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Oasis Games PSVR Preview: Ace Banana, Pixel Gear, Weeping Doll, & DYING Reborn

These four games give a good representation of the PSVR experience.

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Last week, I got a chance to try out PlayStation VR for the first time. I already had hands-on time with the Oculus Rift DK2 but this was my inaugural go with Sony’s upcoming VR peripheral. At an event hosted by Oasis Games, I got to experience four games that gave me a good idea of what players can expect to play on PSVR. I’m not exactly the biggest supporter of VR gaming, but even I had to admit that what I played was rather impressive.

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Pixel Gear

In this arcade-y on-rails shooter, I was tasked with taking out a horde of zombies and ghosts with a laser gun. In real life, I had to use the PS Move controller to simulate the gun. It was a bit odd at first since I wanted to use two hands to fire (one hand to shoot with and the other for stability) but once I got into it, I was blasting my enemies away with relative ease.

The biggest challenge I found with the game was getting used to the 180 degree field of vision. If I focused my efforts on one side for too long, the opposite side would get swarmed by monsters. I had to constantly move my head around to make sure I wasn’t overrun. This isn’t something one would normally have to worry about when playing on a regular TV screen so it was definitely a nice change of pace.

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Ace Banana

Like Pixel Gear, this was another on-rails shooter where you have to defend against an enemy horde. Instead of a gun, you use a bow and arrow, and instead of ghosts and zombies, your foes are monkeys. For this game, you have to use two PS Move controllers to simulate the bow and arrow (respectively). It was odd to control at first, but I adapted faster than I thought I would. I also had to contend with the previously mentioned field of view, but since I was already used to it, I was prepared.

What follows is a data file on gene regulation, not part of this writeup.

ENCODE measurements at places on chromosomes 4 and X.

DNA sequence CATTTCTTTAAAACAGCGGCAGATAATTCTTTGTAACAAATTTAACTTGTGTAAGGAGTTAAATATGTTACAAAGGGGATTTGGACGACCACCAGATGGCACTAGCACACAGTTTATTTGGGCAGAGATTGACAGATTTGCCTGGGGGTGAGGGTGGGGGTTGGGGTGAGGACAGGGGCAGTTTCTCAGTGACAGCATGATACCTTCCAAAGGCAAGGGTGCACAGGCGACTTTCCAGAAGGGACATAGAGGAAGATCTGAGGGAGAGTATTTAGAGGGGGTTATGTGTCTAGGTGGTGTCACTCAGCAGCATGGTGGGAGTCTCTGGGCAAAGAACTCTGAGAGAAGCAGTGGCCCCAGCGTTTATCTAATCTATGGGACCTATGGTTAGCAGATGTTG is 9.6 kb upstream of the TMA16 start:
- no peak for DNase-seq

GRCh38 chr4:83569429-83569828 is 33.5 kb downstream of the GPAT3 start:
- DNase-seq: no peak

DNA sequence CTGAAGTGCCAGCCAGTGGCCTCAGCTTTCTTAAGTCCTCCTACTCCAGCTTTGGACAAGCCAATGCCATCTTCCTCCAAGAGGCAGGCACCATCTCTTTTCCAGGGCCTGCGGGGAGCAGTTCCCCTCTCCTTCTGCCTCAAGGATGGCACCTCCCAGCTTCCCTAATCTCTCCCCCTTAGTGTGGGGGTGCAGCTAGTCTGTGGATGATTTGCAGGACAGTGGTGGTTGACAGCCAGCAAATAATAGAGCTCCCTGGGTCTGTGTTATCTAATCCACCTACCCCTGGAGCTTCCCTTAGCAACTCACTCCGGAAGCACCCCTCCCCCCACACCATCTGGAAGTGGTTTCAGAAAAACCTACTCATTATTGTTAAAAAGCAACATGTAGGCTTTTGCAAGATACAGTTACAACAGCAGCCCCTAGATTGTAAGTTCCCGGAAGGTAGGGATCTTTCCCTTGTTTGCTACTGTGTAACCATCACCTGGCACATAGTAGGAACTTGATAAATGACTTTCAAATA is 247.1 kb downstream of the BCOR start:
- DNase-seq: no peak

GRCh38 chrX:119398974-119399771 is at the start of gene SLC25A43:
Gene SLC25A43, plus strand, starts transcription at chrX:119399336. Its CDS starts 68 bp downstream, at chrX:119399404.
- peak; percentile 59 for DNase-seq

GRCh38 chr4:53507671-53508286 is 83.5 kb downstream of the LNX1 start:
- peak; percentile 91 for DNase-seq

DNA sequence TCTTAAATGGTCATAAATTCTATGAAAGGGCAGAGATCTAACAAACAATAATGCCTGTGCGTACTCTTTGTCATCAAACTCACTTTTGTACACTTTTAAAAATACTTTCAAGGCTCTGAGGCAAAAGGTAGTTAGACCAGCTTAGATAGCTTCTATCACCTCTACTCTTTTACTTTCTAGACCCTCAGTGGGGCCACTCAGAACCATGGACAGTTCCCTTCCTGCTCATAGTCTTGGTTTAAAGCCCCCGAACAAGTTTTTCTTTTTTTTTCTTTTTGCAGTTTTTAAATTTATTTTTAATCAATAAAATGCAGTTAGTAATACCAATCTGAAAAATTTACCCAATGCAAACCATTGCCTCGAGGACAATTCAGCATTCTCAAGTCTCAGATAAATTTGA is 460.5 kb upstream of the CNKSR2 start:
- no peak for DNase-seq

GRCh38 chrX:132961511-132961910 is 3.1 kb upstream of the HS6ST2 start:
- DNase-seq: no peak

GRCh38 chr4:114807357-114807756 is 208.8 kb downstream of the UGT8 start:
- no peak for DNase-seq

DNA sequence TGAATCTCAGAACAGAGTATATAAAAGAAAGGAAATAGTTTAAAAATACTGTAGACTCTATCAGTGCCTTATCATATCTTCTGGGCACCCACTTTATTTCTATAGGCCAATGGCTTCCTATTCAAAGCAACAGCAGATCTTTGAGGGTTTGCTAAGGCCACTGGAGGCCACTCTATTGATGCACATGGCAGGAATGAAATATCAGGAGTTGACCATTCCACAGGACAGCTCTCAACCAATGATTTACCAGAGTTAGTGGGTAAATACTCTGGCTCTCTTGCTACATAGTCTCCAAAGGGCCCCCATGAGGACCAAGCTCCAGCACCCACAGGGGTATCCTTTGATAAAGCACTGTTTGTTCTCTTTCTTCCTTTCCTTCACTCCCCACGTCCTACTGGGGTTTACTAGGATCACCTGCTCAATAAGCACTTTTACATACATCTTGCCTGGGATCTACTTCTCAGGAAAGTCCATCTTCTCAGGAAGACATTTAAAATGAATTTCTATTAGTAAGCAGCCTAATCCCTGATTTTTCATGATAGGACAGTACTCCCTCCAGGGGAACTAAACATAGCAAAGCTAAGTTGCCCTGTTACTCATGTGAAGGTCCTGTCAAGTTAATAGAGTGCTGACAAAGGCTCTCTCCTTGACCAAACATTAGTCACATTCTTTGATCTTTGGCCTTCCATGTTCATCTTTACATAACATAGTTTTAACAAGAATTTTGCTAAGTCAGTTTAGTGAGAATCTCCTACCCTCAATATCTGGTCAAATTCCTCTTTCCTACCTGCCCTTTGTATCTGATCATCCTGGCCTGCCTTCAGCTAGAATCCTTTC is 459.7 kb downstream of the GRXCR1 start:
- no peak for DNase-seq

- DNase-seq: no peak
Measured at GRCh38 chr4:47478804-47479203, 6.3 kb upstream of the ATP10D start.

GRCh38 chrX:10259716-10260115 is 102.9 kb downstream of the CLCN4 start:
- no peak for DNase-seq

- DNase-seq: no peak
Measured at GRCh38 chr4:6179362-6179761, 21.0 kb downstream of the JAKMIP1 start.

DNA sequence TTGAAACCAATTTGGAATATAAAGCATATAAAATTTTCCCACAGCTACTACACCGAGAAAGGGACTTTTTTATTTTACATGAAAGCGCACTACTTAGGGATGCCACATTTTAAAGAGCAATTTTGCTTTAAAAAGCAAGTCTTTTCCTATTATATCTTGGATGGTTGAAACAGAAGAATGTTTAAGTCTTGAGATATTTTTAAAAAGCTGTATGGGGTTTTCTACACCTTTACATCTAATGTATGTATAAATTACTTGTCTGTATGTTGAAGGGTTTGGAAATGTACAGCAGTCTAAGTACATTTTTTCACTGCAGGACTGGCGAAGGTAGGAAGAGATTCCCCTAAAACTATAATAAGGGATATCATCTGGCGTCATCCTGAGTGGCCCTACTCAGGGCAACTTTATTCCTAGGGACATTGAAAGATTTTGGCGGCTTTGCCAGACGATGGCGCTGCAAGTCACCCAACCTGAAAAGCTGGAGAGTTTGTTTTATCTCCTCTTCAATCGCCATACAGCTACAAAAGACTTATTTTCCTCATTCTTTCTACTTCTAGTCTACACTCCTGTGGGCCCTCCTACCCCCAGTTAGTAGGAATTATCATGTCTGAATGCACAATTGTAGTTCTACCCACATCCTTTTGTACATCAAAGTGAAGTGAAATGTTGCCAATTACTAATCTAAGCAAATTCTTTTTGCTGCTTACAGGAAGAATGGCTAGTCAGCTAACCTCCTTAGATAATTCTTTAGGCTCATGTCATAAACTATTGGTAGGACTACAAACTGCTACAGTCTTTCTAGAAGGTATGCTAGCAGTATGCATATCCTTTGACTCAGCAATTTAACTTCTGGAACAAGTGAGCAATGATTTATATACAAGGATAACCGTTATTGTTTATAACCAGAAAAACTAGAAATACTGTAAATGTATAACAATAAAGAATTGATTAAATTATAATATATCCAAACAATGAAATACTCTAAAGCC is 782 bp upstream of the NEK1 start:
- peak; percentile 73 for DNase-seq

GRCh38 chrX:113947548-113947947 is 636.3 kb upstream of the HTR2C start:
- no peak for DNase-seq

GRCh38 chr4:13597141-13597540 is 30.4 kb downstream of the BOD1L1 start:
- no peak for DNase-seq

The most interesting thing to me about this was my initial reaction. When I saw the monkeys coming at me, I didn’t want to shoot them. Monkeys are awesome so having to brutally kill them with a bow and arrow gave me pause. Thankfully, taking out the silly simians wasn’t as horrific as I expected (they just turn into puffs of smoke). This game is clearly aimed at children but I had fun regardless.

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DYING Reborn

The next demo was a complete departure from the previous games in that it was a survival horror game. I should really say more “horror” than “survival” since I didn’t feel that my life was in danger while playing DYING Reborn. Traversing this world was a bit strange because each tap of the right analog stick made the perspective change via a camera dissolve instead of it being a smooth transition. This was to minimize discomfort for players.

I made my way through a narrow corridor and solved some minor puzzles while listening to creepy people talking over TV monitors that were scattered about. This game probably would have scared me more if I wasn’t in a room full of people, but considering that I’m kind of a punk when it comes to playing horror games, I didn’t mind the tension being eased in this way. Definitely a cool game that I could see myself playing.

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Weeping Doll

This was another horror game. In Weeping Doll, you play as an English maid for a Japanese family. The controls were unique because instead of moving in real-time, you had to place an avatar that represented you to the spot where you wanted to go. I found this to be a bit easier than moving in DYING Reborn and took to the controls fairly quickly — so fast in fact that the person guiding me through the demo was impressed.

What I liked most about Weeping Doll was its decidedly (at least for me) chill nature. I felt at ease just going through the rooms and solving the cleverly designed puzzles. There were one or two frightening moments, especially one that had me chasing a weird kid around the mansion — but I’m going to chalk this up to my natural distrust of children. Out of all the games I played at the event, this was by far my favorite.

After playing these four VR titles, I consider myself much more receptive to the idea of VR. I recommend trying the VR experience out to see if it really is for you.

About The Author
Tony Polanco Executive Editor
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